Sufferingly middle class

In the last few weeks in amongst all the Dirty Politics war I’ve also witnessed the phrase “middle class” getting thrown around… hurled about as a sort of insult. Spat out, even.

I am middle class. Sufferingly so. It’s something I was born into, something I can’t change. My parents raised us in a “nice” house in a “nice” area, I went to “good” schools. I did extra curricular activities like brownies, dancing, flute, piano, singing, rowing, tennis, netball and Speech and Drama. Dad worked really hard full time, Mum worked really hard part time. We were raised to live in society, within a set of values and norms. We were educated, I got a degree, my brothers didn’t, we have all enjoyed successful careers and steady, paid employment. Likewise, I expect it will be the same for my children.

Another demographic being singled out this election is the Youth – who are apparently disengaged and disenfranchised from the political arena. 

I don’t understand the concept of a group labelled ‘Youth’ as much as I don’t understand Middle Class being used as an insult. I don’t get it. I’m a child of the 80s so not hugely ‘past it’.  My cousins and younger brother are youthish. They’re still part of society. They’re still part of the family. They’re still enjoying the benefits of the community we live in. They will also mature, marry, settle down – get old.  Young people are not a subset of society. They are exist in it as much as we do, spending their time growing and learning to become the leaders of the next society, to live and fulfill their potential.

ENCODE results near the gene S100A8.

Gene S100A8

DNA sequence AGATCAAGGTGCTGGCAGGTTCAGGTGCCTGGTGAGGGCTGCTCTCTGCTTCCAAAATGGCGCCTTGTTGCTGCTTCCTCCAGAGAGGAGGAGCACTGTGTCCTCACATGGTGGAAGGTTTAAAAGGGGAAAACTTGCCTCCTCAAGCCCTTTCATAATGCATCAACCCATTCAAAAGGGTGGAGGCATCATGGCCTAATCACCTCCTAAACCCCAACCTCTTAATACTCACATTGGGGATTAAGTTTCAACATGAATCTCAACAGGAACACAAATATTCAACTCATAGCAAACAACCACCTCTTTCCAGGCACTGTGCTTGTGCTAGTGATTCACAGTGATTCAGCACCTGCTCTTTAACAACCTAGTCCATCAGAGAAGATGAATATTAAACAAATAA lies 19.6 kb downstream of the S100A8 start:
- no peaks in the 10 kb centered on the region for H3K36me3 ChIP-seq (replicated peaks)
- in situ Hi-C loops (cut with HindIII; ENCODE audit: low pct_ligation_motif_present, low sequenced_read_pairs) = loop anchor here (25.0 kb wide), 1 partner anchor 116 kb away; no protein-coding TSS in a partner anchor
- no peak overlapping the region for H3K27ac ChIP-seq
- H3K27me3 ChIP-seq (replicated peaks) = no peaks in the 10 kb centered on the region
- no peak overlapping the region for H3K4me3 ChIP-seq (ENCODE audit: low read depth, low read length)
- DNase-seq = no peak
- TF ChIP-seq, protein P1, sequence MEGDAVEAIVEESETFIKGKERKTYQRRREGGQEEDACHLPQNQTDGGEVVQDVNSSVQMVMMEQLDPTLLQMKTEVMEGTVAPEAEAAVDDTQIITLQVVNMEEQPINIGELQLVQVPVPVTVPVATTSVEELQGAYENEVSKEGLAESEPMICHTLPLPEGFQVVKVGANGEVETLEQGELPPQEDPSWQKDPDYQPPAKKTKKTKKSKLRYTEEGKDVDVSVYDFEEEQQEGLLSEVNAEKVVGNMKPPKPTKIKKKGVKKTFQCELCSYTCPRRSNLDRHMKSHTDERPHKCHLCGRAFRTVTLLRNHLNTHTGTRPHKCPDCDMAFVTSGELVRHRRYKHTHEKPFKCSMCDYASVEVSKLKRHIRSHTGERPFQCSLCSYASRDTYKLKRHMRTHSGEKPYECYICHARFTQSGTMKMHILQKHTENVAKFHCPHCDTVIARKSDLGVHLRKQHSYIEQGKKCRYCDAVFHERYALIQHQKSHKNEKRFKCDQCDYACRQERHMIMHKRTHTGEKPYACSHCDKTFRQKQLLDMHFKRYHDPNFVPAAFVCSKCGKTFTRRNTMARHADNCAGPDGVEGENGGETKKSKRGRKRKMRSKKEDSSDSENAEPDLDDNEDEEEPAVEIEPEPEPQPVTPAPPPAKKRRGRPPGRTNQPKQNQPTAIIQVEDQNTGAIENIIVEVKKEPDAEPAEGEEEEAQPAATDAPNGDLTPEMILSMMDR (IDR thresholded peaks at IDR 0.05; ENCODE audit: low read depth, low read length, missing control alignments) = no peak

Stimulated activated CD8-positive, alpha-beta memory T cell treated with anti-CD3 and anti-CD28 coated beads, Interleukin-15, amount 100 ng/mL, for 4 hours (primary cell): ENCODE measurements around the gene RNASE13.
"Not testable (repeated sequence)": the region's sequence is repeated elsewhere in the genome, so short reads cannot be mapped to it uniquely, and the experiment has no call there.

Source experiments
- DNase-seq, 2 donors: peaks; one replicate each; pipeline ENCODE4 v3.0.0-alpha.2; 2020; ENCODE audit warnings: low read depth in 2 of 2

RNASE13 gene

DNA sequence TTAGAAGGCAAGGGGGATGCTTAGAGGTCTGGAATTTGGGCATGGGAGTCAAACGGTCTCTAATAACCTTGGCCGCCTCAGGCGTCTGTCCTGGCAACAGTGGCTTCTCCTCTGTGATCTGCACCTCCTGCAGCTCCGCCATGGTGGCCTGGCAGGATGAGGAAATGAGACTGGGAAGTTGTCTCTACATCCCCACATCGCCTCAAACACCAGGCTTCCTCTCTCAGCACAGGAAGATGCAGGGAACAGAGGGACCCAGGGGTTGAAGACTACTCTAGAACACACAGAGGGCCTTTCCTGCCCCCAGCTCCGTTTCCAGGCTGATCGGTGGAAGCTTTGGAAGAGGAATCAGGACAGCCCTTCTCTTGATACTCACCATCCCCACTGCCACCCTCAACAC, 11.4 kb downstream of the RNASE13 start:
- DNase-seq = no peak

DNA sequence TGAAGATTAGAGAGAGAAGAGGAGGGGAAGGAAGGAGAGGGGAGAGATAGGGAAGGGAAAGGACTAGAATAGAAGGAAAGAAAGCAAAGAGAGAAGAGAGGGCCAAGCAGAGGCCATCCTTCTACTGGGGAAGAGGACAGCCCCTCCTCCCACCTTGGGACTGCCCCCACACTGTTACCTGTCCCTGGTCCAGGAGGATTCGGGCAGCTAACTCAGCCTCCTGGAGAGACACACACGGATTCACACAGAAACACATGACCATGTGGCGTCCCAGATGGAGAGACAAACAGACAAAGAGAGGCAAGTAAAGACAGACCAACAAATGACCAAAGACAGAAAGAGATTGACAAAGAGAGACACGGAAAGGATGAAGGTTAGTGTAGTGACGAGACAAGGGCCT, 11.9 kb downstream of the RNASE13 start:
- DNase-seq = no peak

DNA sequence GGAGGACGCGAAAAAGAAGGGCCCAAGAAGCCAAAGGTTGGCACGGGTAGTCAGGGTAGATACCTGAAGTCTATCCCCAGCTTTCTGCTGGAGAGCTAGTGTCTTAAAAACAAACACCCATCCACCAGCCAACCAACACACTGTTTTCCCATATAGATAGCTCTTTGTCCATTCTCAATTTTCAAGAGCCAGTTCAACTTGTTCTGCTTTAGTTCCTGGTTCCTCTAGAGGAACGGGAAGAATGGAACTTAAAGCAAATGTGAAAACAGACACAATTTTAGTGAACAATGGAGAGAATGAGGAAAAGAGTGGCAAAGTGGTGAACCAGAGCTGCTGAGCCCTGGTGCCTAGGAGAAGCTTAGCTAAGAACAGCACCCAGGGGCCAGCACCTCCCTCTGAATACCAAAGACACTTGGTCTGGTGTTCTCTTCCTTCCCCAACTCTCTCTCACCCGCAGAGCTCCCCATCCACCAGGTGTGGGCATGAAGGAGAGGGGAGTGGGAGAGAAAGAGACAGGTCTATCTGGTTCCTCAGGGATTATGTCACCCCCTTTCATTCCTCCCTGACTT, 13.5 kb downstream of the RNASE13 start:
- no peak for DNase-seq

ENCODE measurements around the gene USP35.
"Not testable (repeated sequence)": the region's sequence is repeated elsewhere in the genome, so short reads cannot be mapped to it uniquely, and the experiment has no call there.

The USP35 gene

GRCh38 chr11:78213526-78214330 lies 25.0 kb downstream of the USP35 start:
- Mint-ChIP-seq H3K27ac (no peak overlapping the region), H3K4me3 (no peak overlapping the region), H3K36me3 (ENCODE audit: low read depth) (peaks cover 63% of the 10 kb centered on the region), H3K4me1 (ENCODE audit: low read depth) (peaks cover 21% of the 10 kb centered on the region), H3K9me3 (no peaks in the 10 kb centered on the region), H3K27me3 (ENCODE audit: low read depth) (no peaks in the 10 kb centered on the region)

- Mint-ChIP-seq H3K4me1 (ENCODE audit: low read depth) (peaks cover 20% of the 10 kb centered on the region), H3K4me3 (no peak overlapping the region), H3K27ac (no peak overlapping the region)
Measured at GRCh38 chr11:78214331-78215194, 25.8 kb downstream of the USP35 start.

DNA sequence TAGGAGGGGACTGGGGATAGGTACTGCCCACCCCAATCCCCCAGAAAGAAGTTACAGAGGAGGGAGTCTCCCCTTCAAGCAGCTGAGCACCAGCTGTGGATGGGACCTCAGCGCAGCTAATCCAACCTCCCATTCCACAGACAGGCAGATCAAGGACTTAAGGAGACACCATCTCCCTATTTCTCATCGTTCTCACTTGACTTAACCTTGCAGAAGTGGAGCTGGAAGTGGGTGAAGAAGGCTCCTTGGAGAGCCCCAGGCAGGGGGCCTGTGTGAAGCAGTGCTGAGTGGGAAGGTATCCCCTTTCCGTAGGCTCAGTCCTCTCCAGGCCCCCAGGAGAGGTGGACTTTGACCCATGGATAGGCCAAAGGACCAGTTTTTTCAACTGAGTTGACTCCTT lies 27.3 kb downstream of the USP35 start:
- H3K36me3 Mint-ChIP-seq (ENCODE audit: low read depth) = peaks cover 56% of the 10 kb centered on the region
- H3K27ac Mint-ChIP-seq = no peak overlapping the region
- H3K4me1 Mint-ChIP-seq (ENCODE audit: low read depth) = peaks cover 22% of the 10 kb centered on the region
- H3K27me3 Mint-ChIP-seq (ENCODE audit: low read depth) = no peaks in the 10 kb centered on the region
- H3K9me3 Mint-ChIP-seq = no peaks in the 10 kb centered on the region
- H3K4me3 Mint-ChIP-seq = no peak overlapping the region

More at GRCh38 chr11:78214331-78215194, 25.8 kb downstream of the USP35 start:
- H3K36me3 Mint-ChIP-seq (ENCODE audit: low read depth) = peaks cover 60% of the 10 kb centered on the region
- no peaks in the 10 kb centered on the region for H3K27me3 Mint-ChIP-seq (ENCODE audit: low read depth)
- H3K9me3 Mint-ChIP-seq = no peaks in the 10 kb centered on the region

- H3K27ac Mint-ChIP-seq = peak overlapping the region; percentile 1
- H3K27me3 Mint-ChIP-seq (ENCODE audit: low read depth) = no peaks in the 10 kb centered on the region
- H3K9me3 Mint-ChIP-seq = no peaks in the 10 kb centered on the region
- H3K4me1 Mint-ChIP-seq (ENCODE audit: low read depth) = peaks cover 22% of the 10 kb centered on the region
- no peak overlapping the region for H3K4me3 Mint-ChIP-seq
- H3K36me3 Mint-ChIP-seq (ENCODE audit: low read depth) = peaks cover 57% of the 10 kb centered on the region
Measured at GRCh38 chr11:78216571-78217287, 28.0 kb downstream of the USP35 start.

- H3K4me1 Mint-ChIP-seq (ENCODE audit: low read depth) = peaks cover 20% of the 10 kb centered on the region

Some of them, statistically the largest part, are also middle class. Being propped up by their middle class parents – tuition, health care, housing subsidies, mental health care. On a personal note, if my (amazing, steady, strong, sensible and highly aspirational in every way) Father hadn’t supported me (and probably my siblings, but I can’t speak for them) in the way he has so many times there’s every chance we’d have ended up needing additional help from the state. It’s what you do for your children when you can afford to. It’s sufferingly middle class.

And then I wonder – if you aren’t middle class, what are you? Upper class? High class? Classy? Ideally, I’d be a multi-millionaire. I won’t pretend. It would be very nice. It doesn’t appear to be in my foreseeable future and I’m too cheap to buy a Lotto ticket (it’s just normalized gambling anyway) and how many people really do just stumble across an extra million or two? Changing my financial status for the significantly better is realistically ruled out. My husband and I are destined to work hard as employees till we are old enough to retire – hopefully earlier than 75 which is what I expect the retirement age will be by the time we get there. Suffering, middle class.

Then the other way is down – in terms of income and quality of life. Increased dependence on the state.

A quarter of children in NZ live in poverty. Children, who will grow into the youth demographic, who in turn become the Mums and Dads of a generation. Wouldn’t it be great if they could be lifted out of their suffering and poverty into the middle class? Perhaps it isn’t such a shameful state of being, after all.





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